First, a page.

In Tuesday's Science Times there was a feature on Incan suspension bridges, which we also cover in an upcoming mental_floss book called Origins: the Beginning of Everything:
Incas in the Andes mountains were weaving rope suspension bridges from wood fiber and grass before European colonization in the 16th century, which acted as vital connections along ancient mountain roads. Made from inherently degradable material, the bridges had to be rebuilt annually to prevent dangerous sagging. One such bridge, spanning a canyon of the Peruvian River Apurimac, has survived in this manner for more than 500 years.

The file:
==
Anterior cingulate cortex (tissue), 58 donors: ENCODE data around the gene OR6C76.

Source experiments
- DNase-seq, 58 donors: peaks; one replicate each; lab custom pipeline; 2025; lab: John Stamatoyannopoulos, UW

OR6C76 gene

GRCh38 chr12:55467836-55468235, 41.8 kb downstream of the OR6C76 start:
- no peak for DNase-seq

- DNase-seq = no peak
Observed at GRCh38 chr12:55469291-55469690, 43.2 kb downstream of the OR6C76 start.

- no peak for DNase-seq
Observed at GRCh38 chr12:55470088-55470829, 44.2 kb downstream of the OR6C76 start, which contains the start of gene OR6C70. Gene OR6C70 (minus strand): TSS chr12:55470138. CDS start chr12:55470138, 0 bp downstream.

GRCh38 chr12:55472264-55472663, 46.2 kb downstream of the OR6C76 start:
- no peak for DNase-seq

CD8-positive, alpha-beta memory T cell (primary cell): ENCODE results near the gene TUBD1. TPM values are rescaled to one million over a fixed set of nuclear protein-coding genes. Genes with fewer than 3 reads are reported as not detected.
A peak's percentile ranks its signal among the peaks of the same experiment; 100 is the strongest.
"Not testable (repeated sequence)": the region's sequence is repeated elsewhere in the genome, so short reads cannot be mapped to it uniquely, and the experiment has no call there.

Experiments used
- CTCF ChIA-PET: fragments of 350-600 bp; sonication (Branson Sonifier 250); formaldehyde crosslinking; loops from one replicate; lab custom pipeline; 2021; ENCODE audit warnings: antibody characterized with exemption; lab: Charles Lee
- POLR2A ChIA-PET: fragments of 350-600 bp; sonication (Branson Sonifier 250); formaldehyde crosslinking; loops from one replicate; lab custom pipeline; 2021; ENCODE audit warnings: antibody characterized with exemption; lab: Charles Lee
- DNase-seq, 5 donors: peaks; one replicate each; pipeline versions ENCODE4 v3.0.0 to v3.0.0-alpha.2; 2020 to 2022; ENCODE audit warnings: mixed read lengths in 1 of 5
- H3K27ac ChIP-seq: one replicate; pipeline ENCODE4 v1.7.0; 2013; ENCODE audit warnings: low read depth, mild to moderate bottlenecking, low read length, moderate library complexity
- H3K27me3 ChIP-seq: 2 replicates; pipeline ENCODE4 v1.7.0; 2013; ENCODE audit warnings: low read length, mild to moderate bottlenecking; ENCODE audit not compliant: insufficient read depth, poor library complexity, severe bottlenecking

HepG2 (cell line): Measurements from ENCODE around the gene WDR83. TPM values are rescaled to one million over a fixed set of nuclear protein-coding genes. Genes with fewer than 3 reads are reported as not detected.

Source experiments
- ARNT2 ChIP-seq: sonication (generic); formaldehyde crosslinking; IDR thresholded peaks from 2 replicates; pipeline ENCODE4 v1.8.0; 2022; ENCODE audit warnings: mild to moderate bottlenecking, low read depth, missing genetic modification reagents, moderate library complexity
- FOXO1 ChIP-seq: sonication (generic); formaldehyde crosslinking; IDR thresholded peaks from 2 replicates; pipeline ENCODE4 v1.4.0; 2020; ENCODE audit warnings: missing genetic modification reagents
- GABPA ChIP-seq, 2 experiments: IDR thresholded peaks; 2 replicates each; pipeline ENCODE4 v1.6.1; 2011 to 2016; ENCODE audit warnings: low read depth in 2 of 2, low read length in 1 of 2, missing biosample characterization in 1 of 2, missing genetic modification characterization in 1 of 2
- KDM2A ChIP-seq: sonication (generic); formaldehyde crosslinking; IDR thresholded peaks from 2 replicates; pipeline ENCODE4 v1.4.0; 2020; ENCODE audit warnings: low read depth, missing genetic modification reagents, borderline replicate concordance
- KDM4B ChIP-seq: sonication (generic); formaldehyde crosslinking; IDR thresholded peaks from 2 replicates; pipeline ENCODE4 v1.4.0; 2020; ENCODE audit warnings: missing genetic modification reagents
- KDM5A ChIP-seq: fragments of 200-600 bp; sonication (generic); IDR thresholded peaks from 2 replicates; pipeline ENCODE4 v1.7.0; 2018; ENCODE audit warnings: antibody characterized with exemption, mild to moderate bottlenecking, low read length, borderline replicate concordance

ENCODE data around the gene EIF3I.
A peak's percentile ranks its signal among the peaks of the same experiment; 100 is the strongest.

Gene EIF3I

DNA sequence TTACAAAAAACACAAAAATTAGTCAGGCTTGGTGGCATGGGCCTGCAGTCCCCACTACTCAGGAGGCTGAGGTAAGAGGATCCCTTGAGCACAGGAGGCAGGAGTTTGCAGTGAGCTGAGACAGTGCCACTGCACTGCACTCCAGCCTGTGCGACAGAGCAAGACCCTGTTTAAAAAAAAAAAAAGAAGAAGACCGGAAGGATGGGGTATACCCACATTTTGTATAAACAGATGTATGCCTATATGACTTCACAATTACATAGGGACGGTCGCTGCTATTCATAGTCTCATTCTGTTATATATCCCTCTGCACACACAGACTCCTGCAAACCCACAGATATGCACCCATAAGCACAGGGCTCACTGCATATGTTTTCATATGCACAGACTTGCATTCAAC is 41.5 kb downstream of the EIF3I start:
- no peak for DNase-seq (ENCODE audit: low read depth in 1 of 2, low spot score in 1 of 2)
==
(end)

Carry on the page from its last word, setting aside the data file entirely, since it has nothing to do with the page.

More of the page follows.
But even though the Incans invented their bridge free from outside influence, they weren't the first ones to do it. The ancient Chinese, for instance, had them beat by more than 1500 years: evidence exists there of iron chain suspension bridges dating to the third century BC.